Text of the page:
Each swinging entrance door to an individual apartment must have a deadbolt lock with a minimum throw (horizontal extension) of 5/8 of an inch, with the deadbolt operated by key from the outside and by turn-knob from the inside. Locks and installation are subject to specific approval of the Director. All exterior doors and door hinges, locks, and latches must be kept in working condition.
Read the law: Prince George’s County Code, Subtitle 13 §13-119(c)
All swinging entrance doors to an individual apartment must either currently have a magnifying peephole, or must be provided with one which will provide a 180 degree viewing angle to allow the occupant to view the entrance area while the door is closed.
Read the law: Prince George’s County Code, Subtitle 13 §13-119(d)
Locking devices must be provided for all patio and balcony sliding entrance doors and for all windows two stories or less above grade or accessible from a balcony. Security bars and jimmy plates are acceptable. The device and installation are subject to the approval of the Director, who shall coordinate approval with the Police Department.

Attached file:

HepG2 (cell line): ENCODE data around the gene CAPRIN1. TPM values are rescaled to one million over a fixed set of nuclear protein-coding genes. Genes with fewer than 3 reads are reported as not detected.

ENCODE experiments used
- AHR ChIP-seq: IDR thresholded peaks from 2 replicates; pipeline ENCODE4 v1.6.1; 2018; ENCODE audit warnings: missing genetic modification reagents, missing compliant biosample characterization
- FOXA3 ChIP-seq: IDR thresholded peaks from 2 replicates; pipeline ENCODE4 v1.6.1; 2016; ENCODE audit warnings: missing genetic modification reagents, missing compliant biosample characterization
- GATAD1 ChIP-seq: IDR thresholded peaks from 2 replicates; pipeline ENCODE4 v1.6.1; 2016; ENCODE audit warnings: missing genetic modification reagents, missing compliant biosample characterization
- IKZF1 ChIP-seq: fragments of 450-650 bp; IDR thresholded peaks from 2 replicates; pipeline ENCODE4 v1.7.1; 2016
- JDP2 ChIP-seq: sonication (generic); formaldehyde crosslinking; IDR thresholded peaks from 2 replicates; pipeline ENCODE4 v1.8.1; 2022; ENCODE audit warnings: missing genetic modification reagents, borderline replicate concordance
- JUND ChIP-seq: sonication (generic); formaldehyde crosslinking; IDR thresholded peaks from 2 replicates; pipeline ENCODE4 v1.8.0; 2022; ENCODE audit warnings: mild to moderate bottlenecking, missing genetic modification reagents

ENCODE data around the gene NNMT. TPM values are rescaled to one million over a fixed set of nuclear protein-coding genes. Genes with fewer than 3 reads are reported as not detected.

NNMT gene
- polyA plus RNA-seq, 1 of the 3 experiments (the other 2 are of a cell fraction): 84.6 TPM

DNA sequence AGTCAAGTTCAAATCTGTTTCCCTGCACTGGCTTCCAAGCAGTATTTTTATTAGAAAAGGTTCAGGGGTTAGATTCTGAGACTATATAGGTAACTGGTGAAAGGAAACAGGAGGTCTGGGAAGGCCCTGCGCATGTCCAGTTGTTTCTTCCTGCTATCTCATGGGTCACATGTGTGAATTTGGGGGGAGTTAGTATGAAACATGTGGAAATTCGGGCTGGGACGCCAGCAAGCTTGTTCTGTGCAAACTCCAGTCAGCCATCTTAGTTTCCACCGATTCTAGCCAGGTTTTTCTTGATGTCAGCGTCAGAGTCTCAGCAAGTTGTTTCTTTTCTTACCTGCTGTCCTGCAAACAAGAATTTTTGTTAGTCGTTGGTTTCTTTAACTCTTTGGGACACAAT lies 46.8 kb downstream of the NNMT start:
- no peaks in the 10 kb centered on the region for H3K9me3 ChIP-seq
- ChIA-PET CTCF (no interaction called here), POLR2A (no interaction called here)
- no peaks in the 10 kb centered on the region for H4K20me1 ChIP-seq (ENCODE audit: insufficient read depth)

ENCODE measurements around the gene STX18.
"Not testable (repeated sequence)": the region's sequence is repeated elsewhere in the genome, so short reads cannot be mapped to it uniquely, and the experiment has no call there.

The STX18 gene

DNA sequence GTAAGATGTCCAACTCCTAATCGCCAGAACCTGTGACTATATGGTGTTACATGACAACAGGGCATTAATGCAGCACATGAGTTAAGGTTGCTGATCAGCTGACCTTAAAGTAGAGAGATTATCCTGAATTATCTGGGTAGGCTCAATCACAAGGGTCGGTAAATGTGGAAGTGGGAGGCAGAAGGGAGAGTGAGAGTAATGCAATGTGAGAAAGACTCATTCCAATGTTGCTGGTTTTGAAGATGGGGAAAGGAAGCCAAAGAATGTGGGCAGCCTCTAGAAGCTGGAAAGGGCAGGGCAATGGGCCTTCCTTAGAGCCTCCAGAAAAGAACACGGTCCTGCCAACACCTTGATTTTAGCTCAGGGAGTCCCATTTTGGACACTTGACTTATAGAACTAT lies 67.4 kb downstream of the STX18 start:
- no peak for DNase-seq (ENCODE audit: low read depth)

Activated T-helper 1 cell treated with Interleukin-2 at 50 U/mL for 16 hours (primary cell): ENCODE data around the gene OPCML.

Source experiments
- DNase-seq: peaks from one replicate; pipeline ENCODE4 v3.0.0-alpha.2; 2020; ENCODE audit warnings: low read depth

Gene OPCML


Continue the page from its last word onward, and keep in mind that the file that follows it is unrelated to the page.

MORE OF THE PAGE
Read the law: Prince George’s County Code, Subtitle 13 §13-119(e)
In multi-family dwellings where the exterior entrance doors to the building are not secured, the entrance doors to laundry rooms, storage areas, and other similar areas in the building must be provided with the type of deadbolt lock described above, and tenants must be provided with access keys.
Read the law: Prince George’s County Code, Subtitle 13 §13-119(f)
Every door available for exit must be openable from the inside, easily and without use of a key.
Read the law: Prince George’s County Code, Subtitle 11 §11-254(b)
Insect screens of at least sixteen mesh per inch must be provided from June 1 to October 15 each year as follows: for every door opening directly to the outdoors; for 50% of each window used for ventilation; and for all other openings unless specifically exempted or modified by the Director. Each hinged screen door must have a self-closing device in good working condition. No screens are required for dwelling units above the fifth floor, and screen doors are not required for the main entrance door of a multi-family dwelling.
The following requirements apply to occupancy of, or to leasing for occupancy, a dwelling, rooming house, rooming unit, multi-family dwelling, or portion thereof.